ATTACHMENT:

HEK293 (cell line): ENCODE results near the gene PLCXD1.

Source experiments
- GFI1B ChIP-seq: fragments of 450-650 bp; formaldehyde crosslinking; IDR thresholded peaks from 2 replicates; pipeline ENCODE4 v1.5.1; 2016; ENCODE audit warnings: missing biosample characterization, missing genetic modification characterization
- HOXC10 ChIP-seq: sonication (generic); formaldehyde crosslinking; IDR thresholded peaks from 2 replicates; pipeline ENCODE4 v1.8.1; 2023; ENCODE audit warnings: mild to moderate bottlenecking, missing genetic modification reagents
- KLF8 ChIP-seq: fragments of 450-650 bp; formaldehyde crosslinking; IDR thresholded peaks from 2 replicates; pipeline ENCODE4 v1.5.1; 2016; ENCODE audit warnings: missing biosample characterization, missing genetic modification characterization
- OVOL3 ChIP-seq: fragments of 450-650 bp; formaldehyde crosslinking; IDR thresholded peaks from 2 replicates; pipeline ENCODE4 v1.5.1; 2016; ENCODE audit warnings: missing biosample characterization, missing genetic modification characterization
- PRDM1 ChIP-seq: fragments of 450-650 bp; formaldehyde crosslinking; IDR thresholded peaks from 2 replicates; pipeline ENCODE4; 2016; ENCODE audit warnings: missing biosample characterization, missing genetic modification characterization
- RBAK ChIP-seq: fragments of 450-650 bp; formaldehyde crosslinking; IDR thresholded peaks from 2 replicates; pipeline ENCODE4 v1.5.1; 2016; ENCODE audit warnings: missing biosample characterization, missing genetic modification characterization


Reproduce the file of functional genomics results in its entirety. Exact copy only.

HEK293 (cell line): ENCODE results near the gene PLCXD1.

Source experiments
- GFI1B ChIP-seq: fragments of 450-650 bp; formaldehyde crosslinking; IDR thresholded peaks from 2 replicates; pipeline ENCODE4 v1.5.1; 2016; ENCODE audit warnings: missing biosample characterization, missing genetic modification characterization
- HOXC10 ChIP-seq: sonication (generic); formaldehyde crosslinking; IDR thresholded peaks from 2 replicates; pipeline ENCODE4 v1.8.1; 2023; ENCODE audit warnings: mild to moderate bottlenecking, missing genetic modification reagents
- KLF8 ChIP-seq: fragments of 450-650 bp; formaldehyde crosslinking; IDR thresholded peaks from 2 replicates; pipeline ENCODE4 v1.5.1; 2016; ENCODE audit warnings: missing biosample characterization, missing genetic modification characterization
- OVOL3 ChIP-seq: fragments of 450-650 bp; formaldehyde crosslinking; IDR thresholded peaks from 2 replicates; pipeline ENCODE4 v1.5.1; 2016; ENCODE audit warnings: missing biosample characterization, missing genetic modification characterization
- PRDM1 ChIP-seq: fragments of 450-650 bp; formaldehyde crosslinking; IDR thresholded peaks from 2 replicates; pipeline ENCODE4; 2016; ENCODE audit warnings: missing biosample characterization, missing genetic modification characterization
- RBAK ChIP-seq: fragments of 450-650 bp; formaldehyde crosslinking; IDR thresholded peaks from 2 replicates; pipeline ENCODE4 v1.5.1; 2016; ENCODE audit warnings: missing biosample characterization, missing genetic modification characterization